Years ago I played a night of pickup basketball with Danny Ainge. He was the best player on the floor even though he had been retired for decades.
Unfortunately, just because I once played ball with Danny Ainge doesn’t make me an NBA-caliber player.
Many sportscasters regularly make that same kind of inference on their resume. Here’s the problem:
Association does not equal skill
“I broadcast the high school state championship game. Therefore, I am great play-by-play guy.”
No. It only means you are the voice of a very good team.
“I’ve interviewed LeBron James and Payton Manning.”
That doesn’t make you a great interviewer. It makes you someone who has interviewed great players.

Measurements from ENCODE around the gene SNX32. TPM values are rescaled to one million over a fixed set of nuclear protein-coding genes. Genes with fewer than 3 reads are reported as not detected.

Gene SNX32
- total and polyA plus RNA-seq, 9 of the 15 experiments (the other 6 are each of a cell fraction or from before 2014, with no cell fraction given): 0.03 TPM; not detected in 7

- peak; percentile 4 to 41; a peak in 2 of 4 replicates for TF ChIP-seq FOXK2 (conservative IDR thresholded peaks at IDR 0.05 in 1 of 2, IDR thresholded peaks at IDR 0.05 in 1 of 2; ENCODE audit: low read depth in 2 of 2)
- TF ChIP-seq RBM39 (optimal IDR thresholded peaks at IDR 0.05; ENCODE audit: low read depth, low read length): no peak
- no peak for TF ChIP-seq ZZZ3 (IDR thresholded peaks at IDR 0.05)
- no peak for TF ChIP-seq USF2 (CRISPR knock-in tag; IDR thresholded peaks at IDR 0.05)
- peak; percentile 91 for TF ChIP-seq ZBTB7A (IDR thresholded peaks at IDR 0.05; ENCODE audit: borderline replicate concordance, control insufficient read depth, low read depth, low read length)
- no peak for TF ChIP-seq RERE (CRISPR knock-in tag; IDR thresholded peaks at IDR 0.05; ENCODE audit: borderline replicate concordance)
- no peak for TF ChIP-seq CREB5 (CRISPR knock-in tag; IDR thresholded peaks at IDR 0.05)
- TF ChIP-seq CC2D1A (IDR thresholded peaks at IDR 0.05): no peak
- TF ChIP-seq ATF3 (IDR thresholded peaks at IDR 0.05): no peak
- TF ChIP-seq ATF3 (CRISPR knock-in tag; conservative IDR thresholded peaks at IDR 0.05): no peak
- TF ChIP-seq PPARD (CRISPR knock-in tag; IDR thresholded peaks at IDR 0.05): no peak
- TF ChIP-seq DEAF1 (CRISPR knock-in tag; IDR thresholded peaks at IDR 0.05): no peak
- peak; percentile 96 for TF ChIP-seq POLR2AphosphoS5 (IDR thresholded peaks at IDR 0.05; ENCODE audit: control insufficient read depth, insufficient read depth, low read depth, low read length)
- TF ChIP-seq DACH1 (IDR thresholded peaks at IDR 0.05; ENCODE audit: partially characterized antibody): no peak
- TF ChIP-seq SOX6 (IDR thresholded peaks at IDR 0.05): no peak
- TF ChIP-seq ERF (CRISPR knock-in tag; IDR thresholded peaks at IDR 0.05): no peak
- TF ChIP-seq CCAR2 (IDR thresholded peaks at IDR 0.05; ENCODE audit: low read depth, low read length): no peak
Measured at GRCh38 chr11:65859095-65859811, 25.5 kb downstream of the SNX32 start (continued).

Credibility comes from ability
Remove fluff from your resume to focus employers’ attention on your practical experience.
After I played with Ainge, I asked him to record a scouting report that I could play on my ESPN Radio Show. He said, “Jon was a smart rebounder but not a good shooter. And he is really slow.”
I did not put Ainge’s testimonial on my resume.